The story hangs on Ralphie. There are two of them, a young one and an old one.  Chicago actor Gene Weygandt is Jean Shepherd, the velvet-voiced radio show host who’s re-living the story of  his childhood, assisted by a foley guy.  (Nick Gaswirth can bark like a mean pack of dogs, slam doors and bang garbage cans with the best of them).  Weygandt captures the feeling of having a childhood memory so perfect you can almost step into it. Indeed it seems quite normal to see him become a participant in his own story, play bit parts and cheer his younger self on.

Ralphie’s family is otherwise closely patterned after the 1983 movie. Little brother Randy won’t eat, hides in kitchen cabinets and has a snowsuit that constricts him like a sausage. (Matthew Lewis plays him with a protracted, high-pitched whine that suits all occasions.)

The Old Man is a cussing wonder but a boy at heart, and the rubber-limbed John Bolton is hilarious as he is transported to terpsichorean ecstasy over the leggy lamp, which validates the genius of his brain on puzzles.

Rachel Bay Jones is radiant as the Mother, the embodiment of pure love remembered, with a little ditzyness thrown in for good measure. And she’s got a great song to sing — “Just Like That” — about the fleeting moments we should cherish. It’s bound for a long life beyond this show.

Book writer Joseph Robinette nails Shepherd’s tone and conductor Ian Eisendrath has the cast and orchestra in fit musical shape. Director John Rando and choreographer Warren Carlyle come through with excellent child-focused numbers such as “Ralphie to the Rescue,” his daydream about all the jams he’ll un-jam once he’s got his BB gun, and “Somewhere Hovering Over Indiana,” for all the kids during their Santa vigil on Christmas Eve.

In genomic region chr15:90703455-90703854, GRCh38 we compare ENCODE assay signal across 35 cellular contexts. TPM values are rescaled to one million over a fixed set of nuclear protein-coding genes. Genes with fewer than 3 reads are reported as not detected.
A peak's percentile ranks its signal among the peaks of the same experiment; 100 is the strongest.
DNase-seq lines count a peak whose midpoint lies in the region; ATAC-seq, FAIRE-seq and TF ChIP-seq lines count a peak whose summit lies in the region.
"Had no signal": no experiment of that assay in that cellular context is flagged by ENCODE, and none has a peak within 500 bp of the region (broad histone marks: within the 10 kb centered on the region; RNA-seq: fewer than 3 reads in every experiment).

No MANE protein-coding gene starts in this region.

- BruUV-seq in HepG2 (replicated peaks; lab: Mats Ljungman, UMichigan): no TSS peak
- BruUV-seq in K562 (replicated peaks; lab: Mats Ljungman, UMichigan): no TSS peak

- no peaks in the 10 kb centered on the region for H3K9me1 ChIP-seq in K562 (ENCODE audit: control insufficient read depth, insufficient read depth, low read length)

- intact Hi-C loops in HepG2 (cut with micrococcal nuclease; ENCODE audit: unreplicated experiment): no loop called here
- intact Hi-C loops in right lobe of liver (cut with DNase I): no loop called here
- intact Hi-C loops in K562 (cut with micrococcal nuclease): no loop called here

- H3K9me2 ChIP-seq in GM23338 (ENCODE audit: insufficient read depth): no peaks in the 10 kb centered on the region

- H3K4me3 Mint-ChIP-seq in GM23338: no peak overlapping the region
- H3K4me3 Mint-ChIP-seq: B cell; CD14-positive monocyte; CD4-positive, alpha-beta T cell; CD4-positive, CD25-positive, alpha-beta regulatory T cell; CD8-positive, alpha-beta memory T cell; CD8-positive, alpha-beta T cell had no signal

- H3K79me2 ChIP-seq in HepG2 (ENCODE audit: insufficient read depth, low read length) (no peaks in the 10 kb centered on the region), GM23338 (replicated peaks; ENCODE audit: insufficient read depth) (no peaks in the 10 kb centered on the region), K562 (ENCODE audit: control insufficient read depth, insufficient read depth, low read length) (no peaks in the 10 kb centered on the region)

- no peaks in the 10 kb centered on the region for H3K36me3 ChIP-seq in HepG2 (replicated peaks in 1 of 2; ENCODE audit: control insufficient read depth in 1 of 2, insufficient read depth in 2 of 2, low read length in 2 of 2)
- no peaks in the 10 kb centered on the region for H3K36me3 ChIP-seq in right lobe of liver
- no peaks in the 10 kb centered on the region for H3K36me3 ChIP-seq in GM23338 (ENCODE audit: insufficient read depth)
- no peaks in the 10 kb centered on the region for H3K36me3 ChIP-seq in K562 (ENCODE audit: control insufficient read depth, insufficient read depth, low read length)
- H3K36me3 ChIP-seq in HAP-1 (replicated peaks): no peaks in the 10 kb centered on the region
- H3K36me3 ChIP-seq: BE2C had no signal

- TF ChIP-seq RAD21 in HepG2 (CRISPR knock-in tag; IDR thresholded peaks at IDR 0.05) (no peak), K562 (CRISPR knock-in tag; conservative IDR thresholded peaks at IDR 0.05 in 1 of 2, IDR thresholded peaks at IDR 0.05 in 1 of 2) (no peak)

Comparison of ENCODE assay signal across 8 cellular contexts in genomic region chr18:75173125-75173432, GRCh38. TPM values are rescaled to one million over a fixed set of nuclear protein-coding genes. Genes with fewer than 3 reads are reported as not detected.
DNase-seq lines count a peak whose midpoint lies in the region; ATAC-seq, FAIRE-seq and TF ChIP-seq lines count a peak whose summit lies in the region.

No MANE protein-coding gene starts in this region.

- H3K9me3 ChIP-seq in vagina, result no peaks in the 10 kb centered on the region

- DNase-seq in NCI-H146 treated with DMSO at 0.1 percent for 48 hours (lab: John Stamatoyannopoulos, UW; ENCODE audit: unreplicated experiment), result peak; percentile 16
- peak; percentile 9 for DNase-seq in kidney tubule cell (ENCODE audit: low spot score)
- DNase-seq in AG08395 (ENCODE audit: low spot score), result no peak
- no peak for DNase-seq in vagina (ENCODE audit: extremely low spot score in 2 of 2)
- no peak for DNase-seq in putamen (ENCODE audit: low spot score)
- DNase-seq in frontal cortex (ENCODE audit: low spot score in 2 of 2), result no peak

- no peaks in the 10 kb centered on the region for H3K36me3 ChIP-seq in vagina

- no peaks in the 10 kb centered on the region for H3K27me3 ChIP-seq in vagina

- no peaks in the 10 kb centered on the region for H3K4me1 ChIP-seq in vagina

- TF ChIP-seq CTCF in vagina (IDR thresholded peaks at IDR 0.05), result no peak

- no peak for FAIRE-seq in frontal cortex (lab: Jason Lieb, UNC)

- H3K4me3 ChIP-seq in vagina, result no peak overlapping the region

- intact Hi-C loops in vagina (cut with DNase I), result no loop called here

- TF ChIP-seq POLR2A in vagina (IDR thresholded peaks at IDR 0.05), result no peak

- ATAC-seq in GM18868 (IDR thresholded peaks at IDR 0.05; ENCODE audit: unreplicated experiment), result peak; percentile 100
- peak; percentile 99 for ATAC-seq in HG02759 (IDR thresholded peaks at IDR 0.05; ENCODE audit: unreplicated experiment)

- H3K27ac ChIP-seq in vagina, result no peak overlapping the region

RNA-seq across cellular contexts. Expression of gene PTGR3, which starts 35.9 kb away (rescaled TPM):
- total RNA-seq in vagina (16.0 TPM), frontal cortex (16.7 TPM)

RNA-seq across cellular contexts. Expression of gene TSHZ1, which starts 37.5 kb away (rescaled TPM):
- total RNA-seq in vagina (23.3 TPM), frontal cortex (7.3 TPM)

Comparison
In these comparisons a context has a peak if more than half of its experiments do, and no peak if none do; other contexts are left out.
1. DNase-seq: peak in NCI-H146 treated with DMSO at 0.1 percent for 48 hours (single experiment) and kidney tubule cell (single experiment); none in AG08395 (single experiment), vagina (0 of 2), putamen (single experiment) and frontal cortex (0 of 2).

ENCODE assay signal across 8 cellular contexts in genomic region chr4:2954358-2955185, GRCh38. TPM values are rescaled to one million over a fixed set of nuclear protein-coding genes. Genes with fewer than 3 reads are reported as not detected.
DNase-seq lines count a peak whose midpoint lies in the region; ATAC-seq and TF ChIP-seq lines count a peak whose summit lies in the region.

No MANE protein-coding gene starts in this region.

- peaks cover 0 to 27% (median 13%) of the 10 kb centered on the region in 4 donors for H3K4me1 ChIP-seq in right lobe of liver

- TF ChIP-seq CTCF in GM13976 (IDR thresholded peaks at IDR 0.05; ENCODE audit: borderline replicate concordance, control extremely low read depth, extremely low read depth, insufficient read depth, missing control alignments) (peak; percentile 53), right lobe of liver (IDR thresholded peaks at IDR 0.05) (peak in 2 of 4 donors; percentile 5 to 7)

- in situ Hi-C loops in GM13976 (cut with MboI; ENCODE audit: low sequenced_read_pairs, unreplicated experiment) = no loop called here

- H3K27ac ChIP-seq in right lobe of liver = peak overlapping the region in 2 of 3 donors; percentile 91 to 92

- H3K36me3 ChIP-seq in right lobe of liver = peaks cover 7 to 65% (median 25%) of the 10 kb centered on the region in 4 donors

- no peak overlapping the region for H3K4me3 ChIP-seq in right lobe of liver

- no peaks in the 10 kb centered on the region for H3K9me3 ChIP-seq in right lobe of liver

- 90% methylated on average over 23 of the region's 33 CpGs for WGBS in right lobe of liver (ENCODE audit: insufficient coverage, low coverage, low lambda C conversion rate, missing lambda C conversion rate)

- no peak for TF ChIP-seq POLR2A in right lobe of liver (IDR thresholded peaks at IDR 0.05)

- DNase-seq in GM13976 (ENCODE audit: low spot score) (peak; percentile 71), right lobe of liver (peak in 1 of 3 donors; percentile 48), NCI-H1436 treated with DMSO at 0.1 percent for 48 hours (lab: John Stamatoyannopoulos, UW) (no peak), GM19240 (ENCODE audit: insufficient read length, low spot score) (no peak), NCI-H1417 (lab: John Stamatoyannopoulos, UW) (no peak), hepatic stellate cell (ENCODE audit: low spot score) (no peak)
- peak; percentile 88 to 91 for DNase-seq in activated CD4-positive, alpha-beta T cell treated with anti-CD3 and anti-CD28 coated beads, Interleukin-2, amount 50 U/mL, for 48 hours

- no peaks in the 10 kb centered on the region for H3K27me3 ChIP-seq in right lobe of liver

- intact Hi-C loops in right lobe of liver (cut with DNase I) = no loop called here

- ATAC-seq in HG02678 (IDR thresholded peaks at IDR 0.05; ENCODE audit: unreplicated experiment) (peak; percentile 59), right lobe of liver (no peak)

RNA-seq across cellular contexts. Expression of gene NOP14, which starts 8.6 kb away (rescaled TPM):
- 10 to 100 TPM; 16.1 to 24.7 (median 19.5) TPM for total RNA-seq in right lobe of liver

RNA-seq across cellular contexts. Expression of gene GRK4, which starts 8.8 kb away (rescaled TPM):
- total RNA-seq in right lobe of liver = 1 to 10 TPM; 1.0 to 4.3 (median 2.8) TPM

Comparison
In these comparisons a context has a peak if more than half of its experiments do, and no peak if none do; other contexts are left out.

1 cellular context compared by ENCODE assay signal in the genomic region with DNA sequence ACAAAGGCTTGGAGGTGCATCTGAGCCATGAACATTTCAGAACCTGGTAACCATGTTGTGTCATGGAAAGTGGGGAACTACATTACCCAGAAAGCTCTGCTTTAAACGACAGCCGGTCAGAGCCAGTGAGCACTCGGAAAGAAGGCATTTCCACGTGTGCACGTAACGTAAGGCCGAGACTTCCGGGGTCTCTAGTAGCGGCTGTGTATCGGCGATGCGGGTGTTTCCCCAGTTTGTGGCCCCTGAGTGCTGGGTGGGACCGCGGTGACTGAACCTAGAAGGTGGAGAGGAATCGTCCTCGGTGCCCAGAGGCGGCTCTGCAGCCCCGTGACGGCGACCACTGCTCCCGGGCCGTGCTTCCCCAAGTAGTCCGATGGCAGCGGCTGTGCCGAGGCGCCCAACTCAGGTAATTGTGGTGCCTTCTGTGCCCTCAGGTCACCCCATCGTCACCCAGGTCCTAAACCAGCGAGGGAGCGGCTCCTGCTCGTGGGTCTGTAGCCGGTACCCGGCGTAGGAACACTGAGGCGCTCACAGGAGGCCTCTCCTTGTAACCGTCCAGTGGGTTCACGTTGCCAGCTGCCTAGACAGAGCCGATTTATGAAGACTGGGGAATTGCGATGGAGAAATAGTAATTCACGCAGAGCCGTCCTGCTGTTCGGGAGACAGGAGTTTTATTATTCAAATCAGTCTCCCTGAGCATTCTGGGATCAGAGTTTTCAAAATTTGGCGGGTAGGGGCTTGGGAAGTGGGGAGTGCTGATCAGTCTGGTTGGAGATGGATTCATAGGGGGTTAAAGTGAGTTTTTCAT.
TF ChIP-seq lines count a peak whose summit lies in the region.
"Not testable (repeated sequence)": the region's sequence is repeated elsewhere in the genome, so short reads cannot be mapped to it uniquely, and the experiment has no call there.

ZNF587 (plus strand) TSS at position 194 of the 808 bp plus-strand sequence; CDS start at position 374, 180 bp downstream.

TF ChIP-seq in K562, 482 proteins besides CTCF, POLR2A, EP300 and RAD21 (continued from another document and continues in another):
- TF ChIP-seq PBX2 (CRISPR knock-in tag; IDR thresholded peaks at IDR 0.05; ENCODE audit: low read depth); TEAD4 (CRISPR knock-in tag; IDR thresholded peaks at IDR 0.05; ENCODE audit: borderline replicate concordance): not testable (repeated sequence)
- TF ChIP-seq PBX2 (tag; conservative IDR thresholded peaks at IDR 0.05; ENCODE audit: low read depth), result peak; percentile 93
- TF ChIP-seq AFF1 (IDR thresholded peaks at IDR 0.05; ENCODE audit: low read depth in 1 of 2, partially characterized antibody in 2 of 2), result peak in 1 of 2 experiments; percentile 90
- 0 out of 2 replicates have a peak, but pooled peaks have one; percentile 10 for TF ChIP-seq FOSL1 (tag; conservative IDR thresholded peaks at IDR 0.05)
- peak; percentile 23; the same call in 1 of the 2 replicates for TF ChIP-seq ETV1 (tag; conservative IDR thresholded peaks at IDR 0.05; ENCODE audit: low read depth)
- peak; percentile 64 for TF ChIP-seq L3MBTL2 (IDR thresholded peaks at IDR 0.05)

There may be further tightening and tweaking. A few of the references to other Broadway shows, especially to “Wicked,” seem unnecessary.  The family’s Santa visit to Higbee’s Department Store lacks punch (no fault of Santa’s) and the iconic Chinese restaurant scene is awkward in this telling.

But these are small things. One would guess that Peter Billingsley, the bespectacled star of the 1983 movie, and one of the producers of this tour, is enjoying the experience.  And to paraphrase the show’s theme song, with next year’s Christmas season only 31,556, 926 seconds away, it’s almost nearly getting close to counting down to whether to bet on Broadway.

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Photo caption and credits:  Home page and top: The kids sing “When You’re a Wimp” as they are tossed into a heap by bully Flick.  Second from top:  The famous lamp gets its own kick line in “A Major Award”. Above:  Clarke Hallum as Ralphie in “Red Ryder Carbine Action BB Gun.”  (Production photos by Carol Rosegg)
Right: Lyricist Benj Pasek and composer Justin Paul.  (Photo by Kerry Long and Joseph Schuyler)